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Projection is a psychological phenomenon where feelings directed towards the self are displaced towards other people.
Psychoanalysts regard projection as a defence mechanism of alterity concerning "inside" content mistaken to be coming from the "outside" Other. In psychoanalytic thought, it forms the basis of empathy by projecting personal experiences to understand someone else's subjective world. In its malignant forms, it is a defense mechanism in which the ego defends itself against disowned and highly negative parts of the self by denying their existence in themselves and attributing them to others, breeding misunderstanding and causing untold interpersonal damage. Projection incorporates blame shifting and can manifest as shame dumping. Projection has been described as an early phase of introjection.
A prominent precursor in the formulation of the projection principle was Giambattista Vico. In 1841, Ludwig Feuerbach was the first enlightenment thinker to employ this concept as the basis for a systematic critique of religion.
The Babylonian Talmud (500 AD) notes the human tendency toward projection and warns against it: "Do not taunt your neighbour with the blemish you yourself have." In the New Testament, Jesus warned against projection: "Why do you look at the speck of sawdust in your brother's eye and pay no attention to the plank in your own eye? How can you say to your brother, 'Let me take the speck out of your eye,' when all the time there is a plank in your own eye? You hypocrite, first take the plank out of your own eye, and then you will see clearly to remove the speck from your brother's eye."
Projection (German: Projektion) was conceptualised by Sigmund Freud in his letters to Wilhelm Fliess, and further refined by Karl Abraham and Anna Freud. Freud considered that, in projection, thoughts, motivations, desires, and feelings that cannot be accepted as one's own are dealt with by being placed in the outside world and attributed to someone else. What the ego refuses to accept is split off and placed in another.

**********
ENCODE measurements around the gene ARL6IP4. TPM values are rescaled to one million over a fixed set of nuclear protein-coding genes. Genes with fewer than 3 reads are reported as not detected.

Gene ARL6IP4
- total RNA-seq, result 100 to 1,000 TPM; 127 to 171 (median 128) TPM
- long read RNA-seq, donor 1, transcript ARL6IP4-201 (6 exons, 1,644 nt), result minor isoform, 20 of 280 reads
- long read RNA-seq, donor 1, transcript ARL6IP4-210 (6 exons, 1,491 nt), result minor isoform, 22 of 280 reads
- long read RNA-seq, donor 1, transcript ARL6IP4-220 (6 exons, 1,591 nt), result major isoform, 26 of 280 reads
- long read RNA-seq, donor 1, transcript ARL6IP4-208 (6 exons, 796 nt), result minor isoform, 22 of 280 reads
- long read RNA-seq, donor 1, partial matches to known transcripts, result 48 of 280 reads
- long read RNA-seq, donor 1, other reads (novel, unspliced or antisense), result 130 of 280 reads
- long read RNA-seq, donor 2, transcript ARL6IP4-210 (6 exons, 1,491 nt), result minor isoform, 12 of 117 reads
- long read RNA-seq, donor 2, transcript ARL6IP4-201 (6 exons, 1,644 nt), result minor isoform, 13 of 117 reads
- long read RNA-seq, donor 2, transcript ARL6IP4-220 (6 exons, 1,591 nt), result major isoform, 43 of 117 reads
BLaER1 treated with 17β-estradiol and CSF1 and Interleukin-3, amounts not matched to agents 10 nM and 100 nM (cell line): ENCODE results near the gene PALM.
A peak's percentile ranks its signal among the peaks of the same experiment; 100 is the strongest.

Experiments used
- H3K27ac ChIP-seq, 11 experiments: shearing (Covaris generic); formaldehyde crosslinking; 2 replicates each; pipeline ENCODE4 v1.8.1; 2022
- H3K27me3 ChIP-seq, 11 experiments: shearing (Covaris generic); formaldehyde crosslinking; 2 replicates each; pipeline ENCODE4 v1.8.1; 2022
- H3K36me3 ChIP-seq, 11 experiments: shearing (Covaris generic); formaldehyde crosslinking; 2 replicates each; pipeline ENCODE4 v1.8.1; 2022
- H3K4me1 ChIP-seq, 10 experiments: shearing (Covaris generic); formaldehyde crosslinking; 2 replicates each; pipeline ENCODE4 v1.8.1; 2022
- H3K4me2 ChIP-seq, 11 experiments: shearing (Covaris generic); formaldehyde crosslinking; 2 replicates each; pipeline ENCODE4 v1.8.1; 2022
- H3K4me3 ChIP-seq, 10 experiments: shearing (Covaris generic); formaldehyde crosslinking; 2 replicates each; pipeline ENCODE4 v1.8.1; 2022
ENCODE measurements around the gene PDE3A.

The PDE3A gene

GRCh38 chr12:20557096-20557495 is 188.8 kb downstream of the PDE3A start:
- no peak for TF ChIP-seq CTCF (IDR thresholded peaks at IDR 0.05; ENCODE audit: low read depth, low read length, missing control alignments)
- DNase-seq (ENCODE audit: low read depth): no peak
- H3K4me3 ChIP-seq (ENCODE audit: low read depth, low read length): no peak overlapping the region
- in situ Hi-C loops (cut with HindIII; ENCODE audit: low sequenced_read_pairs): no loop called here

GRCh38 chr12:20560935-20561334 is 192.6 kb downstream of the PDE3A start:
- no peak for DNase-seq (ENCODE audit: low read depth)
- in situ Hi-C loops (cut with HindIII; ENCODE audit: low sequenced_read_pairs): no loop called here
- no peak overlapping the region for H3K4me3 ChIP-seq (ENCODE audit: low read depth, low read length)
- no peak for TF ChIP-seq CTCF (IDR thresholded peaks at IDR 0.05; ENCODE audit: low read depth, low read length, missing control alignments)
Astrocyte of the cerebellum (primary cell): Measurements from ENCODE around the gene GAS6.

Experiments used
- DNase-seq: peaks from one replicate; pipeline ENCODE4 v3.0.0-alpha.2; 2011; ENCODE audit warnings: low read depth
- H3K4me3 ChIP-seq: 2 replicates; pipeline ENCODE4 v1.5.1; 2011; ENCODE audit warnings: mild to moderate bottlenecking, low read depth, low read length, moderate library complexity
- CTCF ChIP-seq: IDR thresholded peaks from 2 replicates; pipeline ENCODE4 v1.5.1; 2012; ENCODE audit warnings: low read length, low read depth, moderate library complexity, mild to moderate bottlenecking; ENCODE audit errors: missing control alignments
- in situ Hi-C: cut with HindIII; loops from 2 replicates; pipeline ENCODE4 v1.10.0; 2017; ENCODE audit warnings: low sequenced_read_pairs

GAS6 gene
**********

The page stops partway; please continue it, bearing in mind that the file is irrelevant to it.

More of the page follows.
Freud would later come to believe that projection did not take place arbitrarily, but rather seized on and exaggerated an element that already existed on a small scale in the other person. (The related defence of projective identification differs from projection in that the other person is expected to become identified with the impulse or desire projected outside, so that the self maintains a connection with what is projected, in contrast to the total repudiation of projection proper.)
Melanie Klein saw the projection of good parts of the self as leading potentially to over-idealisation of the object. Equally, it may be one's conscience that is projected, in an attempt to escape its control: a more benign version of this allows one to come to terms with outside authority.
Projection tends to come to the fore in normal people at times of personal or political crisis and is commonly found in narcissistic personality disorder, borderline personality disorder or paranoid personalities.
Carl Jung considered that the unacceptable parts of the personality represented by the Shadow archetype were particularly likely to give rise to projection, both small-scale and on a national/international basis. Marie-Louise Von Franz extended her view of projection, stating that "wherever known reality stops, where we touch the unknown, there we project an archetypal image".